Sunni Islam accepts the legitimacy of the incoming caliph by relying on the oath of the previous caliph. However, the caliphate and Imamate of the previous caliph must indisputably be proven before his oath can be considered valid. In Mu‘awiyah’s case, this was not so. His caliphate was never proven legitimate, as the following information shows:
Firstly, Mu‘awiyah gained control of the caliphate and predominance over the Islamic community by rebelling against the rightful Imam of the Muslims, Amir al-Mu’minin Imam ‘Ali ibn Abi Talib (as). Therefore, Mu‘awiyah’s caliphate itself lacked legitimacy and was void of any reasonable religious or legal base.
Secondly, in Imam al-Hasan’s (as) peace agreement, it was stated that the tax, revenue and tribute of Abjard must be handed over to Imam al-Hasan (as). This confirms that Imam al-Hasan (as) did not recognize Mu‘awiyah as the rightful caliph of the Muslims. The reason is that the area of Abjard had come under the fold of Islam peacefully, and had not been conquered by force or the strength of an army.
According to the Islamic law, the tax from this kind of place is exclusively reserved for the legitimate Imam of the Muslims. Therefore, Imam al-Hasan (as), who was the legitimate Imam of the Muslims, demanded this share and allotment in his agreement with Mu‘awiyah.27
Thirdly, one of the conditions that Imam al-Hasan (as) included in the peace pact was that Mu‘awiyah would have to abstain from calling himself amir al-mu’minin (the Commander of the Faithful). This is a clear declaration from Imam al-Hasan (as) that he did not in reality support or endorse the legitimacy of the government of Mu‘awiyah, the son of Abu Sufiyan.
Firstly, in a letter to his governor of Medina, Yazid wrote, “You must secure the allegiance of individuals who enjoy special honor and status among the people by whatever means there are at your disposal; secure the allegiance of such people as al-Husayn ibn ‘Ali, ‘Abd Allah ibn ‘Umar, ‘Abd al-Rahman ibn Abi Bakr and ‘Abd Allah ibn Zubayr.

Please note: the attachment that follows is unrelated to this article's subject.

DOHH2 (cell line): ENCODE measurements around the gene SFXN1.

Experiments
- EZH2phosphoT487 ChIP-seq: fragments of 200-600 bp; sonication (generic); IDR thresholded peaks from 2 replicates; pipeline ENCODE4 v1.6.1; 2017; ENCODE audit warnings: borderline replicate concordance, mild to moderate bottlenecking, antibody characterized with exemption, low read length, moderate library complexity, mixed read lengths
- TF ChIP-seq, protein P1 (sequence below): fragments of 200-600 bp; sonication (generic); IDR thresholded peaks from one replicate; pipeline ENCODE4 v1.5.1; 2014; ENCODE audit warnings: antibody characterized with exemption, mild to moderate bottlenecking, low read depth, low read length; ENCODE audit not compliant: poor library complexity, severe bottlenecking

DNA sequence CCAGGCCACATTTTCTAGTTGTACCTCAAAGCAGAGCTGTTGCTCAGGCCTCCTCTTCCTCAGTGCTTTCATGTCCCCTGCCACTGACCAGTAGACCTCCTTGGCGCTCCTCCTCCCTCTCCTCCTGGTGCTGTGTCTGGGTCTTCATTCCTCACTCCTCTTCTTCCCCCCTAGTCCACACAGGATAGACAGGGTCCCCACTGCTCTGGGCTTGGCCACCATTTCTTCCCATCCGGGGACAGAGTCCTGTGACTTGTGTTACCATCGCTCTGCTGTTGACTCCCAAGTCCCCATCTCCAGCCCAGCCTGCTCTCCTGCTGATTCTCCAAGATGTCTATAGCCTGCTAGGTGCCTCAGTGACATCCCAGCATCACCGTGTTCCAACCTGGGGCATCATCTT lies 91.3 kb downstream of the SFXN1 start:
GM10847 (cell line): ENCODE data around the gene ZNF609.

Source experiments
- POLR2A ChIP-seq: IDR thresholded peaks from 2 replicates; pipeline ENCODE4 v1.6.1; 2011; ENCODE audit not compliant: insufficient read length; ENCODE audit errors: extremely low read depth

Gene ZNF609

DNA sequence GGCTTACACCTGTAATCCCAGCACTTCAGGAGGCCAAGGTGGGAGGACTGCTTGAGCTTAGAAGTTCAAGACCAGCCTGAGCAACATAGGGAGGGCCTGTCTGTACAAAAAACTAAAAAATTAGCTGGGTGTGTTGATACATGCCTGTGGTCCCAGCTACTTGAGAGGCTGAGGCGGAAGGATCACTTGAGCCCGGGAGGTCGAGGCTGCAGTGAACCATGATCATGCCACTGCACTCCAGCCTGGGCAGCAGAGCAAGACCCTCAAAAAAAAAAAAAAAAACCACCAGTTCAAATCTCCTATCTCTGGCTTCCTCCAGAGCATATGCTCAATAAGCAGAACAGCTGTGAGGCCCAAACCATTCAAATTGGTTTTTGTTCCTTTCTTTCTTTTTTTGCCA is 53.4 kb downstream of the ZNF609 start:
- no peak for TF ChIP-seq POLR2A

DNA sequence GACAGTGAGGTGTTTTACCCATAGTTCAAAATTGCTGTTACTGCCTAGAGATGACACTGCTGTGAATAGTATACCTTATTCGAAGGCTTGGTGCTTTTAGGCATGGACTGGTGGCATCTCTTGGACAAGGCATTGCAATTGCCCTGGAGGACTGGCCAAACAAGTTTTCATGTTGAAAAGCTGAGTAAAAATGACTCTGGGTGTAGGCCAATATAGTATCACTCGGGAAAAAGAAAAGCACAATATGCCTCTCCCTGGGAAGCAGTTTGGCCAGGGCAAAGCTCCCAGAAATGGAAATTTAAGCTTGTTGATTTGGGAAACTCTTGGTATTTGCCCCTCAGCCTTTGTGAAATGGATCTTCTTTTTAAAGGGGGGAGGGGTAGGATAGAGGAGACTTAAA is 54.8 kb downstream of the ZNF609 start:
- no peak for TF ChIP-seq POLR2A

If they refuse to pay allegiance, kill them.”28 Of course, it must be pointed out that allegiance that is paid reluctantly or out of coercion is not considered to be legitimate or valid at all.
Secondly, the people of Iraq had written a letter to Imam al-Husayn ibn ‘Ali (as) in which they manifestly declared that they did not have an imam and were not going to pay allegiance to anyone save al-Husayn ibn ‘Ali (as).29
Thirdly, Shabrawi Shafi‘i strongly opposes any defence of Yazid’s caliphate by certain scholars. First, he quotes and recounts the reasons which have been put forward by Ghazzali and Ibn al-‘Arabi as their legal bases and reasons for prohibiting cursing or reviling Yazid.
Then, he gives a detailed account of the overstatements of these two people regarding the issue of cursing Yazid. He says, “The statements of Ghazzali and Ibn al-‘Arabi are false, because they are founded on the assumption that the allegiance paid to Yazid—Allah’s curse be on him—was correct and sound, in spite of the fact that this view is opposed by historians.”30
27. Futuh al-Buldan, p. 380.
28. Al-Futuh, vol. 5, pp. 10-11; Tarikh Ya‘qubi, vol. 2, p. 241.
29. Al-Bidayah wa al-Nihayah, vol. 8, pp. 151-152.
30. Al-Ithaf bi Hubb al-Ashraf, p. 68.
Adapted from: "The Uprising of Ashura and Responses to Doubts" by: "‘Ali Asghar Ridwani"